NW: Archive office. That’s right. Now, he knows the reason I’ve kept that is I’ll get a decent copy of it and he will take it away with him and put it in his research.
CB: And you’re.
NW: So, that’s a bit left over from —
CB: And you’re now president of the 7 Squadron Association.
NW: I’m president of 7 Squadron Association. Yes. Which we shall be going to —
AW: 1983 we formed it.
NW: You’re going to the ATC.
AW: 1983, the 7 Squadron Association was formed.
NW: Right.
CB: And do you have an annual — ?
NW: I was the chairman.
AW: Yes.
NW: For over ten years.
AW: Yeah.
NW: And got booted upstairs to take over from an air commodore who was the president. And I’ve been the president now since oh a very long time.
AW: Yeah. And we meet once or twice a year but lots of us are in touch with each other all the time on the phone.
NW: Oh yes.
AW: Visit each other. Or —
NW: That’s good.
AW: Yes.
NW: Oh yes. Oh yes.
AW: Because again it’s it’s like a second family.
NW: It’s like a family, isn’t it?
AW: It’s like a family. Yeah. Yeah.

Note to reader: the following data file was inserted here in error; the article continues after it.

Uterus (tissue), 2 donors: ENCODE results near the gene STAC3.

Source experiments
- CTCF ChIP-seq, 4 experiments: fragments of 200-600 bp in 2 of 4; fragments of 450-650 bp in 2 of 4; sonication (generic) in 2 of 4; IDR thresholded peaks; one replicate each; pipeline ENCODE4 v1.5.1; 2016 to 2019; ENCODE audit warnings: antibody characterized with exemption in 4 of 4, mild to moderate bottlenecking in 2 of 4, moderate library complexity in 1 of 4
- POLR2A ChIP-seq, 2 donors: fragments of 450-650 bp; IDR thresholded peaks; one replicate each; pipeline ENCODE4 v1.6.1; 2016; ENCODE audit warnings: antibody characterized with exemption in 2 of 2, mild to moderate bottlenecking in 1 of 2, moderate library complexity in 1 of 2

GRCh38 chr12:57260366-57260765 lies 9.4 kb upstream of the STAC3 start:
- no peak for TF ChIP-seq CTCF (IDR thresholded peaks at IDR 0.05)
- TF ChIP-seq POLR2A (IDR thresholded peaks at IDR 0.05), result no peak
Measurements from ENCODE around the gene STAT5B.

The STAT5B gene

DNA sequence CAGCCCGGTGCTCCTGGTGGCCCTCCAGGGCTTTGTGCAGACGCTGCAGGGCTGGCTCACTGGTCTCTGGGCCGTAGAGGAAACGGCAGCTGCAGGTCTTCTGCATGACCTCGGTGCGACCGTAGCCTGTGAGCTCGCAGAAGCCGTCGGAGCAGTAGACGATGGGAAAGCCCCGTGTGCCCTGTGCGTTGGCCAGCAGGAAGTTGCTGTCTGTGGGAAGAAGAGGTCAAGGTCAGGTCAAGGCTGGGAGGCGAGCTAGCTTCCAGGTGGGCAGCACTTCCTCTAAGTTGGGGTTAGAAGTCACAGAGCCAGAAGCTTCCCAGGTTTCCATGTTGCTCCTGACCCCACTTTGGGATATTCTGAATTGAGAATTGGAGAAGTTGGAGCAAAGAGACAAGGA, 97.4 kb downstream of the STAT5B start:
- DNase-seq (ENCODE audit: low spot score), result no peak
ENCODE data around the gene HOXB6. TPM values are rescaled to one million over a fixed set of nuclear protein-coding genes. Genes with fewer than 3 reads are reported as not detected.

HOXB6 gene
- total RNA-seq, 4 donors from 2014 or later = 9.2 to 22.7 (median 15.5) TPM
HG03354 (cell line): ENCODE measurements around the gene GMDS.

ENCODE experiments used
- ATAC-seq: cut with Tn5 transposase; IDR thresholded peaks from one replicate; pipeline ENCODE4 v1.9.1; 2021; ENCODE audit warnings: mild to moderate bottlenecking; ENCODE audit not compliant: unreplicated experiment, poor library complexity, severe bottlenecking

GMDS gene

CB: You haven’t mentioned Operation Manna yet.
NW: Yes.
CB: And I understand you were involved in that.
NW: Well, badly briefed again. We were told that we were going to go to Holland. So, we were going to go this way. Near Rotterdam. Another one was going to go near Amsterdam probably. And as at low level we were to open the bomb doors and load and release bags of food for the starving Dutch. So off we went and as I said we went — well we didn’t climb up ever that day. We stayed low level. Joined a run in to where Pathfinder markers had been lit to by, by good Dutchmen on the ground. And as we went in I suppose it was yes, polder. The side of a polder was filled with medium sized German flak guns and they tracked us as we went across to release our food and likewise our gunners were tracking them as we went by. But we’d got top cover of American Mustangs so the Krauts very sensibly didn’t make anything of it. Years later, but we didn’t know at the time we were told including by a Dutch policeman. He said, but he said, ‘We were starving,’ he said, ‘People were actually falling down in the, in the street, from starvation.’ He said, ‘If it wasn’t you my — I wouldn’t be here.’ This was one of our escorting policemen when we went there on Manna in the 50s.
AW: Yeah. We went there. I can’t remember what year.
CB: Ann is now showing me a collage of photographs. Was this given to Norman?
NW: Yes.
CB: By the Dutch people when you went over on a visit.
NW: Oh, quite incredible. Quite incredible.
CB: Which is a photograph. A series of photographs.
NW: The equivalent of the, of the Home Guard.
CB: A collage of photographs.
NW: He took holiday to escort us everywhere. Everywhere we went we were escorted by these policemen who were dressed in white. White leather. And we met, mostly met schools.
AW: No. We went everywhere and were given the freedom of the cities.